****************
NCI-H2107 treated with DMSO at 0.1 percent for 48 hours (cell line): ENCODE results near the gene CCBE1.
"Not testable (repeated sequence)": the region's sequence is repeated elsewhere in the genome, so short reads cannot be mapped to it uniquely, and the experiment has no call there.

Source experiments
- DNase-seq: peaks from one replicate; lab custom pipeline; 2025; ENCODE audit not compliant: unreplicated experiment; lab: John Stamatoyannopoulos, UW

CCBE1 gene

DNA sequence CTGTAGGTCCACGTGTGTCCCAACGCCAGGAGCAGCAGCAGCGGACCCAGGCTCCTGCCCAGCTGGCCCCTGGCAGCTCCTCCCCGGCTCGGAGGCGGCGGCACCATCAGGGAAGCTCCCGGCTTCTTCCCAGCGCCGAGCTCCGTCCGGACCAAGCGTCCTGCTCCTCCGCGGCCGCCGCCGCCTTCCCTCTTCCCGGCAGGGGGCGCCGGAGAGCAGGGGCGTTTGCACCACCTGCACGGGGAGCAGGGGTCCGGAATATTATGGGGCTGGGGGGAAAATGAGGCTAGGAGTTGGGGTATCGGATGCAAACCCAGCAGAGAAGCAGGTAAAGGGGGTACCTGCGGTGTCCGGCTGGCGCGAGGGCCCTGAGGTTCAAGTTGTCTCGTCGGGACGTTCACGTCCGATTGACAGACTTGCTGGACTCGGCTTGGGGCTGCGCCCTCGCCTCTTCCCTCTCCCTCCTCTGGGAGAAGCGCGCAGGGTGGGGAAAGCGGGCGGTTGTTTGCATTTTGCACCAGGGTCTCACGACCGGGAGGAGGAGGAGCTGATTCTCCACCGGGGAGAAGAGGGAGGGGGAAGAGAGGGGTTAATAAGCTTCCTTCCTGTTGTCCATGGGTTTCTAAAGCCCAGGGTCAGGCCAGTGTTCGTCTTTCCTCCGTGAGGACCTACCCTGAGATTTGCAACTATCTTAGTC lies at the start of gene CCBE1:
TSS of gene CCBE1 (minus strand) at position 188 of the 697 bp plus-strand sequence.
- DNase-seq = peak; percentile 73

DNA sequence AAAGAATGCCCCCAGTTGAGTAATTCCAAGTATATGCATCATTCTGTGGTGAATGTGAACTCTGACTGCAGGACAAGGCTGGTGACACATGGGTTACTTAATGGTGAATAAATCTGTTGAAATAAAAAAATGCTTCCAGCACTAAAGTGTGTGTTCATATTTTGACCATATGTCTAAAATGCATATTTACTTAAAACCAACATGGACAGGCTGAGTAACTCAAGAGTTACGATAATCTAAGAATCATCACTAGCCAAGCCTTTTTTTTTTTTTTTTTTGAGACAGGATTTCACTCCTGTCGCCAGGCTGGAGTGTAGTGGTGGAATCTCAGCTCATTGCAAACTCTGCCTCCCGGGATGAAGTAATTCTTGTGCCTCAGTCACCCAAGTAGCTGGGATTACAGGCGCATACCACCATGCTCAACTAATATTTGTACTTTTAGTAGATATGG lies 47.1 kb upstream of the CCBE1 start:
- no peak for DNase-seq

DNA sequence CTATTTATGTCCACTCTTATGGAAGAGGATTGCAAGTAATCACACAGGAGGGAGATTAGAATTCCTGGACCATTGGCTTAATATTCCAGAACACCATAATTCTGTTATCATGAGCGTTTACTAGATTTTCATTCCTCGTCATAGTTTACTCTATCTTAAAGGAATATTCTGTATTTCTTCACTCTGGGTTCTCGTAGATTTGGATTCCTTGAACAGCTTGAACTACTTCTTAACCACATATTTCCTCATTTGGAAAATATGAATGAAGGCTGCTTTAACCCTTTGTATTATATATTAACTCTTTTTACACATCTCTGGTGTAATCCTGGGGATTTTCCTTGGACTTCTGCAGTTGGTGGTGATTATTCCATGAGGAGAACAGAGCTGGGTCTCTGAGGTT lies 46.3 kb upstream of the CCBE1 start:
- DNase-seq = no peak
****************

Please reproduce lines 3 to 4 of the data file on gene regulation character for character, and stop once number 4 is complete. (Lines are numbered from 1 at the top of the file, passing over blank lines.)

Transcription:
Source experiments
- DNase-seq: peaks from one replicate; lab custom pipeline; 2025; ENCODE audit not compliant: unreplicated experiment; lab: John Stamatoyannopoulos, UW